The continuing consumer group boycott of the CRTC’s Internet code proceeding was raised directly with Prime Minister Justin Trudeau during Question Period in the House of Commons yesterday. NDP MP Brian Masse noted “the CRTC says it wants to establish a consumer Internet code of conduct, but has failed to provide sufficient time for consumer groups and the public. The result is a boycotted and broken system.” Trudeau’s responded that the government was proud of working with the CRTC and included a parting shot at the NDP, commenting on its support of a taxes on Internet usage. Regardless of the NDP position on an Internet tax (Masse says he opposes one), what is notable is that it is the CRTC that has emerged as a vocal supporter of an ISP tax. CRTC Chair Ian Scott’s decision to back an ISP tax as part of a larger scheme to regulate Internet-based services not only runs counter to Trudeau’s opposition to an Internet tax but it also points to a regulator that is increasingly anti-consumer in approach.
Archive for December 13th, 2018
Episode 65: My Ian Kerr Memorial Lecture – Privacy and Zambonis in the Age of COVID-19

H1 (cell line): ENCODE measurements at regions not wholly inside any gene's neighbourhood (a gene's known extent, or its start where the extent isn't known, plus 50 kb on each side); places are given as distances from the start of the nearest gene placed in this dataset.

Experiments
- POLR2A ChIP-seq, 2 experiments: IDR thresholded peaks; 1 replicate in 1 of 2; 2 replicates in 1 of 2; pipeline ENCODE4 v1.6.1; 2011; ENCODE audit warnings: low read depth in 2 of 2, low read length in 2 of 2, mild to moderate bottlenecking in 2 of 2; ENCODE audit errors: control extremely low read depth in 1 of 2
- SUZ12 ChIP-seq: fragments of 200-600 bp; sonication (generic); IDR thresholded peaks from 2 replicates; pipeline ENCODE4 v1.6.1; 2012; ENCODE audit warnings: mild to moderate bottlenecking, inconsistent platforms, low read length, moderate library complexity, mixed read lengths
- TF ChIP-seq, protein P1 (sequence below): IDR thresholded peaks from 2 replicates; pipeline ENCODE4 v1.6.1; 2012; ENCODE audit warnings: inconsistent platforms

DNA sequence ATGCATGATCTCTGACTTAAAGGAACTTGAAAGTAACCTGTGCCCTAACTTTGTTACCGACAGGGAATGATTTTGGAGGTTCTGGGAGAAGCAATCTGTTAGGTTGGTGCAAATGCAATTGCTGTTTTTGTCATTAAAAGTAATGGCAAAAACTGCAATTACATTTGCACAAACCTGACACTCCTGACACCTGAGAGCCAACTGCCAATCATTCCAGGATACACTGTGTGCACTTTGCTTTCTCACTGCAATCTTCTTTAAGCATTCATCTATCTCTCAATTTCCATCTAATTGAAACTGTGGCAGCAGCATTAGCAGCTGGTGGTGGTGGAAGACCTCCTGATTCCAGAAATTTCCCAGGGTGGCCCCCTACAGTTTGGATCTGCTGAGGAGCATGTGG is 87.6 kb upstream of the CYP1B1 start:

by Michael Geist
August 24, 2020
August 17, 2020
August 10, 2020
Episode 62: Colin Bennett on What the Schrems II Decision Means for Global Data Transfers and Canadian Privacy Law
August 3, 2020
Episode 61: Senator James Cowan on the Extraordinary Battle for a Genetic Anti-Discrimination Law in Canada
July 27, 2020
- Why It’s Time to Reboot Canada’s Failed Digital Agenda
- Weakening Net Neutrality: How the Government’s Internet Regulation Plan Abandons the Principle of Equal Treatment of Content Online
- No Policies on Real Issues and Harmful Policies on Non-Issues: How the Government Bungled the Internet Regulation File
- As Heritage Minister Steven Guilbeault Plans Link Taxes and Internet Content Regulation, Where Is Navdeep Bains?
- Canadian Heritage Minister Guilbeault Says Social Media Sites Linking to News Content Without Payment is “Immoral”